Maangchi's career was born when her son suggested she start making videos of herself cooking Korean dishes.
For years, Alex Ashlock has covered the Boston Marathon for WBUR. He was along the course Monday, but instead of covering the post-race story — typically one of celebration – he ended up reporting on a crime scene. Here, Ashlock shares his personal perspective on what happened.
So now the marathon that I love is tinged with tragedy, just like the marathon that inspired me to be a runner.
The Boston Marathon was attacked just like the Olympics were in Munich in 1972, when Palestinian terrorists killed 11 Israeli athletes. I can still remember Jim McKay on ABC saying, “They’re all gone.”
Now there are people gone again, people who were here in Boston for an event that is always a joyous celebration for thousands of runners and maybe a million fans who line the 26-mile course.
One of my favorite things to do when I cover the marathon, which I have been doing for 15 years, is go out among the sea of runners just after they cross the finish line. I did that Monday and woman from Louisville told me it was awesome: the support was amazing in every city, it was great day.
A great day. I left, and an hour later there were explosions out over that finish line. I keep thinking about the cruelty — runners maybe with their legs blown off.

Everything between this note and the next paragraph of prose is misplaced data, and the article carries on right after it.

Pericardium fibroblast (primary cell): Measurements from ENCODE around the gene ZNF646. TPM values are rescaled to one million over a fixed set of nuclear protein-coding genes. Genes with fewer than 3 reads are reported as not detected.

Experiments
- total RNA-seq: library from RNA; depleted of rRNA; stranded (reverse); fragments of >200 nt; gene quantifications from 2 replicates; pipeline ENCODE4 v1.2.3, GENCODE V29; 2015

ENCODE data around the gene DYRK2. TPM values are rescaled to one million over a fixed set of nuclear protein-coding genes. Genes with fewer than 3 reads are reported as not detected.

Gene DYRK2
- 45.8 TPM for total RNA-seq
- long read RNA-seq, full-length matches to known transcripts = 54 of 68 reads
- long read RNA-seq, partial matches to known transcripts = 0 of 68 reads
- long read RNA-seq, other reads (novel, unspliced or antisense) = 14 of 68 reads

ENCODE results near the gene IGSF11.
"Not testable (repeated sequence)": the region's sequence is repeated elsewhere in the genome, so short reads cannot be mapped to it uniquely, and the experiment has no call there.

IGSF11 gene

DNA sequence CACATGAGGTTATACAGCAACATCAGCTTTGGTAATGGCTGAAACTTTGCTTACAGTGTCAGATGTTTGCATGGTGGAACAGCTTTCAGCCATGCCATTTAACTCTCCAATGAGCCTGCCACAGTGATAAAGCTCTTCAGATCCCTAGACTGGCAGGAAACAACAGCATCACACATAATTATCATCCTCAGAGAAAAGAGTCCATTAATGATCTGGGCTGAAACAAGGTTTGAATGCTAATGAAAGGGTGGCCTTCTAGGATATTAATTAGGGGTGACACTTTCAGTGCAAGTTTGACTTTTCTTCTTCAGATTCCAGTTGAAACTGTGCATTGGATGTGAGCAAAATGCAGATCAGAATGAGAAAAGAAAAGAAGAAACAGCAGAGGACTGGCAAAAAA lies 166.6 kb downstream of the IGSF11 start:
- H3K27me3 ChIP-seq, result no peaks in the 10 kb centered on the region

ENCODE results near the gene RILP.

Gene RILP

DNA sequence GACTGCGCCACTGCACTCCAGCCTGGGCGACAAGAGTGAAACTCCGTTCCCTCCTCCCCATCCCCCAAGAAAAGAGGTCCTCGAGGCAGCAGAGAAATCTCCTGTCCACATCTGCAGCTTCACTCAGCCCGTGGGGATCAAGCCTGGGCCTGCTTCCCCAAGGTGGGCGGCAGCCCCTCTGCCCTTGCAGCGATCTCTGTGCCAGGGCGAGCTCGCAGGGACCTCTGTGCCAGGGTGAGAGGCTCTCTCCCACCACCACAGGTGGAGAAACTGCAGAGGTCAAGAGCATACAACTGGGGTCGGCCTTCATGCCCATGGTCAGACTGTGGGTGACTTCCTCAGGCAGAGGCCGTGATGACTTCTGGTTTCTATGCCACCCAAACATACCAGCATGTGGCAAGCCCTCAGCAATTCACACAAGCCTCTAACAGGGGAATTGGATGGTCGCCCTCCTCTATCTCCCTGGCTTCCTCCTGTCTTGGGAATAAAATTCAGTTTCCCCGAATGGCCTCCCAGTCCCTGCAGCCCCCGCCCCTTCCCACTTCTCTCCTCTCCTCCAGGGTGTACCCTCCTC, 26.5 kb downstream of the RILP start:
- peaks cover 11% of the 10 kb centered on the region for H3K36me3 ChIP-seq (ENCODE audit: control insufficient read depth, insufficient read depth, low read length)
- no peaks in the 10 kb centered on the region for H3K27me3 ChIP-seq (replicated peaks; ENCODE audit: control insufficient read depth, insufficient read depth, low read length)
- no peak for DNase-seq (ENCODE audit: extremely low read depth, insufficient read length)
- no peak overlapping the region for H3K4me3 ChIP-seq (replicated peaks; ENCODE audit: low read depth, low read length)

In 1972, the attack on the Israeli athletes played out over two days, Sept. 5 and 6. The games were halted for a time but resumed. And just a few days later — on Sept. 10 — 69 men toed the starting line for the Olympic marathon, the last event of the games.
A few years ago, I spoke to one of those runners, a man named Kenny Moore. He talked about the debate over whether the U.S. team should even stay in Munich. In the end, they did and Moore said the words of Frank Shorter, his roommate, were the most eloquent during that debate.
He told me Shorter, who would go on to win that Olympic marathon, said this: We have to spread the word by performance, that barbarism only makes Olympians stronger. We have to say this as scared as I get, let’s go run.
Let’s go run. That’s what I’m going to do this morning, because I still can.
Peter O’Dowd follows the route of Abraham Lincoln's funeral train 150 years ago, to look at modern-day race relations and Lincoln's legacy.